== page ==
Story: Māori feasts and ceremonial eating – hākari

'Te wehenga o Rangi rāua ko Papa'

This mural, by Te Whānau-ā-Apanui artist Cliff Whiting, represents a Māori cosmology in which Rangi (sky father) and Papatūānuku (earth mother) were locked in an eternal embrace, preventing light from entering the world. Their children attempted to separate them, but only Tāne Mahuta (god of the forests) succeeded. In the mural he is upside down and, due to his central role in the separation, is the biggest figure. The atua (gods) are, from left, Tangaroa (god of the sea), Haumia (god of uncultivated foods), Rongo (god of cultivated foods), Tūmatauenga (god of war), Tāne Mahuta and Tāwhirimātea (god of the winds and weather). Tāwhirimātea opposed his brothers' plans to separate their parents and ascended into the sky to be by Ranginui, hence his distance from the others in the mural. The narrative of the battles between the brothers, some of whom represent types of food, illustrates the rituals around food and their connection to tapu (sacredness) and noa (ordinariness) in traditional Māori society.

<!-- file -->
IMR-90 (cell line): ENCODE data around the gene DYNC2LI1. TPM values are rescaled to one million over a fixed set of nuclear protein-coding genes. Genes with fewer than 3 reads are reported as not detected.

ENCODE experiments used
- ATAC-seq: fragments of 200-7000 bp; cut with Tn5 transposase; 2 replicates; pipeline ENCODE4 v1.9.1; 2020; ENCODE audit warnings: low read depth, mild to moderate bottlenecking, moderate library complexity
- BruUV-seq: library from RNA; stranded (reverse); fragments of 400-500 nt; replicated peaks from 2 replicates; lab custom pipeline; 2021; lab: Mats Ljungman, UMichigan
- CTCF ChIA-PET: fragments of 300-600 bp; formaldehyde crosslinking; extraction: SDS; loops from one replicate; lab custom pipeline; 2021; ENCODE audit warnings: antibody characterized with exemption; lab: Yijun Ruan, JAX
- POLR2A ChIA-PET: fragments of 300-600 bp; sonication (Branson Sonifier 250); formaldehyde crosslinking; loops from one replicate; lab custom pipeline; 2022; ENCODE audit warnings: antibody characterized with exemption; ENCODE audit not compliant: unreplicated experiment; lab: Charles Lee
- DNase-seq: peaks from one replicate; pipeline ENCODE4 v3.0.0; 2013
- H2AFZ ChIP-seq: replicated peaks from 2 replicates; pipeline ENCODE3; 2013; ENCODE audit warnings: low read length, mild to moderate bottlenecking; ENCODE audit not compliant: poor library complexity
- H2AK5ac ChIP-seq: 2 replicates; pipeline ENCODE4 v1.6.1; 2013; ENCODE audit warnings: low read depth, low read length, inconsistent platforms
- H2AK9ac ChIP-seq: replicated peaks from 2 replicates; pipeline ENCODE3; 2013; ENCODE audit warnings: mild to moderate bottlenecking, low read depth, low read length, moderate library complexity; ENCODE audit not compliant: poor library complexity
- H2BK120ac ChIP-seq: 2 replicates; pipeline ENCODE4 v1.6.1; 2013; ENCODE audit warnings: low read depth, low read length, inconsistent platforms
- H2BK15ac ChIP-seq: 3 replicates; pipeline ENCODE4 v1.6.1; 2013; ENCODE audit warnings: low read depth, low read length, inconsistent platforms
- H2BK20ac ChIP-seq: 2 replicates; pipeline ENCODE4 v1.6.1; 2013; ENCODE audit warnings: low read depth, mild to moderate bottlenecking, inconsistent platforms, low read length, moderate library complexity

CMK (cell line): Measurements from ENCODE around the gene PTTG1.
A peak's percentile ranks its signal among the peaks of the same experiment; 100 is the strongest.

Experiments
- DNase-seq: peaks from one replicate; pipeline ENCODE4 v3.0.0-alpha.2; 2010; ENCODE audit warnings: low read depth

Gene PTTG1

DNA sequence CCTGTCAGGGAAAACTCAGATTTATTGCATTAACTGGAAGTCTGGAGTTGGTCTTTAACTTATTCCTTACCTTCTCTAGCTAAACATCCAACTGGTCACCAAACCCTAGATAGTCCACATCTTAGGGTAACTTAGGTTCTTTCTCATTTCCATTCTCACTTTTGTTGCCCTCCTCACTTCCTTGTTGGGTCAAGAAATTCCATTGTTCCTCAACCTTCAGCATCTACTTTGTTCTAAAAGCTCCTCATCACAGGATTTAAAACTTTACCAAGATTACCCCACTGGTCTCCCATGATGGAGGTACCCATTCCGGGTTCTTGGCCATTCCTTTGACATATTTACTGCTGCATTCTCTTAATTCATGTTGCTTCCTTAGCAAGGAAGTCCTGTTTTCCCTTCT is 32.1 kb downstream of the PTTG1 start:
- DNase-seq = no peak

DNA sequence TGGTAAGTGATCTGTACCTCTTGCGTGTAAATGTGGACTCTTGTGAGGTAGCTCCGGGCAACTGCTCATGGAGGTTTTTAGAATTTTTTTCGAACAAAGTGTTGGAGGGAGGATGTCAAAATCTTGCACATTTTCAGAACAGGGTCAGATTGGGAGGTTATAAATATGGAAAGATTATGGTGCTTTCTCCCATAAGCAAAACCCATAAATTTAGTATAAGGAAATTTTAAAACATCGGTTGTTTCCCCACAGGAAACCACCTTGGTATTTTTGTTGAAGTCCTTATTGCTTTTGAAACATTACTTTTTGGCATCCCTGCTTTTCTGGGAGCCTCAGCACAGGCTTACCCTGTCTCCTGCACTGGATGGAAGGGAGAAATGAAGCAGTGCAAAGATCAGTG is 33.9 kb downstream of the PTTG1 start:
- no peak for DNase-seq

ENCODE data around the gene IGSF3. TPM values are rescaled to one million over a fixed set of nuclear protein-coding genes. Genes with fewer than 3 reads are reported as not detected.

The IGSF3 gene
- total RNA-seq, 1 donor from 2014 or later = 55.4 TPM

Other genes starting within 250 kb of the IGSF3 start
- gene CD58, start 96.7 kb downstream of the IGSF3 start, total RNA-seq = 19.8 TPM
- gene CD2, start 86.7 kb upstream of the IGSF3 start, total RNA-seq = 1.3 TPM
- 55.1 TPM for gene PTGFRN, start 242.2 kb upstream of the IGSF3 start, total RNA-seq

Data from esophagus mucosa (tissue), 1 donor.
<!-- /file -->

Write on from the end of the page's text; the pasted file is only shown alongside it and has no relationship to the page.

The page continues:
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National Library Gallery
Mixed media by Cliff Whiting

Permission of the National Library Gallery, National Library of New Zealand, Te Puna Mātauranga o Aotearoa, must be obtained before any re-use of this image.

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How to cite this page:

Basil Keane, 'Māori feasts and ceremonial eating – hākari - Food in Māori tradition', Te Ara - the Encyclopedia of New Zealand, (accessed 2 March 2024)

Story by Basil Keane, published 5 Sep 2013